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Cross-border deal for fighting wildfires

Flames reach upwards along the edge of a wildfire as seen from a Canadian military helicopter near Mistissini, Quebec.

Flames reach upwards along the edge of a wildfire as seen from a Canadian military helicopter near Mistissini, Quebec.

Cpl Marc-Andre Leclerc/Canadian Forces/Handout via REUTERS

Canada’s wildfires are again causing smoke-filled haze to descend, along with air quality alerts, in parts of the United States and beyond, with residents everywhere from Chicago to Europe breathing in some Canadian smoke. And it’s still June – fire season doesn’t end until September.


To better battle blazes on both sides of the border, Canada and the United States have signed an agreement to cut through the red tape and make it easier for their respective firefighters to fly to each other’s aid as needed. This also gives Canada access to US wildfire intel. Before this, cooperative efforts were dependent upon individual agreements, which slowed efforts.

As the earth’s climate gets warmer, the vast northern forests are getting hotter and drier, making fires more likely. Wildfire seasons are starting earlier and running longer, and the fires are getting bigger and more dangerous.

On Monday, the Canadian Interagency Forest Fire Centre reported that 76,129 square kilometers of forest and other land has already burned in Canada this year, beating a record set in 1989. More than 600 American firefighters have been able to come north to help this year because the US season did not get an early start, but they may soon be busy at home as American forests heat up.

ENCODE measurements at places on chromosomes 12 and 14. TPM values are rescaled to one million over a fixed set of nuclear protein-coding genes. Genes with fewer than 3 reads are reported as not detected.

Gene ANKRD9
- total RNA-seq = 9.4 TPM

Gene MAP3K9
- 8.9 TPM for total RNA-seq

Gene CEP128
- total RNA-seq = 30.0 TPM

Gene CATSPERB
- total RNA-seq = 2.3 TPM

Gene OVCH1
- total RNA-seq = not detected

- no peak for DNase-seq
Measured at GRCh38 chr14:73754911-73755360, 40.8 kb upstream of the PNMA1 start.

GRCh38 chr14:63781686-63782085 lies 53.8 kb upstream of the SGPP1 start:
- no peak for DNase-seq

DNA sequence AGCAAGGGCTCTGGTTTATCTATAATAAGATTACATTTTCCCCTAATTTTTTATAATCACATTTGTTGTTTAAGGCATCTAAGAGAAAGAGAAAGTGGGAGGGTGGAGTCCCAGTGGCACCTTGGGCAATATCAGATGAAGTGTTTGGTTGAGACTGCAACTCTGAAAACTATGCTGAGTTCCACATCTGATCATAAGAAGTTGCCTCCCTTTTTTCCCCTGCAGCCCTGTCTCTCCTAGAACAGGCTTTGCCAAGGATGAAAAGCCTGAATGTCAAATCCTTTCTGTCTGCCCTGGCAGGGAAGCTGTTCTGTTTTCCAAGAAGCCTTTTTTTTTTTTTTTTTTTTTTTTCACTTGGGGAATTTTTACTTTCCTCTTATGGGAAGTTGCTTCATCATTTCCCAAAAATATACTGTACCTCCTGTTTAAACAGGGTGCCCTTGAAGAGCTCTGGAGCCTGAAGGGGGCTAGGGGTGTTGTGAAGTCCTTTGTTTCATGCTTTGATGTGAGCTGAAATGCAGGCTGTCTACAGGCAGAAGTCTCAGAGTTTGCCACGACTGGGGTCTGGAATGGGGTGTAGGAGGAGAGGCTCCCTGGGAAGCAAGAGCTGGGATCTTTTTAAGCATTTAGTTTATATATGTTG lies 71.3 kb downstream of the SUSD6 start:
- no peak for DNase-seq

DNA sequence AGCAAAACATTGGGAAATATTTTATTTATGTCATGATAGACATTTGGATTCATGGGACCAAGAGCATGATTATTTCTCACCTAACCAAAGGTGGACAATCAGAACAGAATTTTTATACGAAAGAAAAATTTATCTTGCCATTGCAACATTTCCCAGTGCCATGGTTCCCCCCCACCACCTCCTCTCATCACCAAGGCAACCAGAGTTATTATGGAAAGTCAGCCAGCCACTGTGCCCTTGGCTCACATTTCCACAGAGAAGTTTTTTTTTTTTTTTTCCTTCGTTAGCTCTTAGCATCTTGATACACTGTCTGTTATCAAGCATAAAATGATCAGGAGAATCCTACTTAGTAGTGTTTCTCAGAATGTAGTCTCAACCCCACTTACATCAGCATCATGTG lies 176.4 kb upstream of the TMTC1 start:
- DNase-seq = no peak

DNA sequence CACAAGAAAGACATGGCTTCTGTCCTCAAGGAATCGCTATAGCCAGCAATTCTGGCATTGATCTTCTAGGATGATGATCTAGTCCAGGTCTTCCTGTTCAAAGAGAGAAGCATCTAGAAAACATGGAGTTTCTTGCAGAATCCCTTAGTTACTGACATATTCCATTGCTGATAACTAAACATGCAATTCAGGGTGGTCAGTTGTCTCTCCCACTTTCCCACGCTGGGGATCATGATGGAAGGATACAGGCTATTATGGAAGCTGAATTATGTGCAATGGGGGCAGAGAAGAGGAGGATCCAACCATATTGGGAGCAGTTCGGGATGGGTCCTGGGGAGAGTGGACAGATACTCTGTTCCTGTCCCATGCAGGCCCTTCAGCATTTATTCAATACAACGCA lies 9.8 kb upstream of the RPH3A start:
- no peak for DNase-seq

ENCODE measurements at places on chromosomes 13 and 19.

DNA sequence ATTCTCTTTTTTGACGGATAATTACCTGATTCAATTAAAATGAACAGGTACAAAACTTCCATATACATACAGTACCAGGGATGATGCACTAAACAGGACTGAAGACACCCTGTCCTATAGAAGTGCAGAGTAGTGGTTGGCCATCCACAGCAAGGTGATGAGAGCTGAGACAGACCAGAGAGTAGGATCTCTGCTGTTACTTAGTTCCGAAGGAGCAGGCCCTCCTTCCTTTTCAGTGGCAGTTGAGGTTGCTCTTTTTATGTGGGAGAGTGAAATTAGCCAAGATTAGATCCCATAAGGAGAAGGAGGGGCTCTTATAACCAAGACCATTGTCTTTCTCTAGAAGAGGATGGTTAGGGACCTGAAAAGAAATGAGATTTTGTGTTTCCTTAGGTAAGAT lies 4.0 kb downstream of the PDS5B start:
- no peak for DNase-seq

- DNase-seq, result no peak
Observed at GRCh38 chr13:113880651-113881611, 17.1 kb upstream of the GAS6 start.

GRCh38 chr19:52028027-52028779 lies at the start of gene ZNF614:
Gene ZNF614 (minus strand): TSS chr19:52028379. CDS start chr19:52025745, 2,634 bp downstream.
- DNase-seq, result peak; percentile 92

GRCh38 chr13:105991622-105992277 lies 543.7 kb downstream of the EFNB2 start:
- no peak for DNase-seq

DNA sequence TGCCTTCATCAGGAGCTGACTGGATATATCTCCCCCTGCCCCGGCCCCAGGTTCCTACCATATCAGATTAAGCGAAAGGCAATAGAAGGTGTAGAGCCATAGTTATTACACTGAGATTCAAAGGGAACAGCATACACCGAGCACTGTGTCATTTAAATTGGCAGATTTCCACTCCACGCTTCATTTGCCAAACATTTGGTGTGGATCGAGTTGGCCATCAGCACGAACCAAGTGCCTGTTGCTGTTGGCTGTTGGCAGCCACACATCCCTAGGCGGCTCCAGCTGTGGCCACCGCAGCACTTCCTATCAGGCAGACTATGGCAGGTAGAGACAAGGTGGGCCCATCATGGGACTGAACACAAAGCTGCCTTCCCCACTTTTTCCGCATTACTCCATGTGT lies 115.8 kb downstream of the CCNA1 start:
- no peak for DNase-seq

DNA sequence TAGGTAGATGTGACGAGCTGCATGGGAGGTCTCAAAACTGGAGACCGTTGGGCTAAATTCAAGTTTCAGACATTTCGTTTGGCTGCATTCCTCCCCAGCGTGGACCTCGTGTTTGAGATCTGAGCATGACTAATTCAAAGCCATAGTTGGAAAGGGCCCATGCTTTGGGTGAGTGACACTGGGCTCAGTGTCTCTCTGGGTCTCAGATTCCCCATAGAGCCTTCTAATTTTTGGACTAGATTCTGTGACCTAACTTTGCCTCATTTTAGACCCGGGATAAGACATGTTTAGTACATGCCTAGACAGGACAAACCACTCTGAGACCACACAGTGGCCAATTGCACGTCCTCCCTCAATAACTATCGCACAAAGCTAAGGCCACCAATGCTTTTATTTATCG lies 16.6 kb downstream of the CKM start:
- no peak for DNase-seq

President Joe Biden’s administration is spending billions to try to clean up forests choked with dead trees and undergrowth, but these efforts have fallen behind schedule, leaving hundreds of communities near federal forests at possible risk.

What’s worse, the Canadian fires have also hugely increased the emissions that cause climate change, sending 160 megatons of carbon into the atmosphere so far this year, according to Copernicus, a European Earth observation center.

Polling shows most Canadians believe climate change is at least partly responsible for the terrible wildfire season, and the majority believe the country is transitioning too slowly to clean energy. In the US, meanwhile, experts think that smoky air in big American cities may help change attitudes about the need for quick action to combat climate change.

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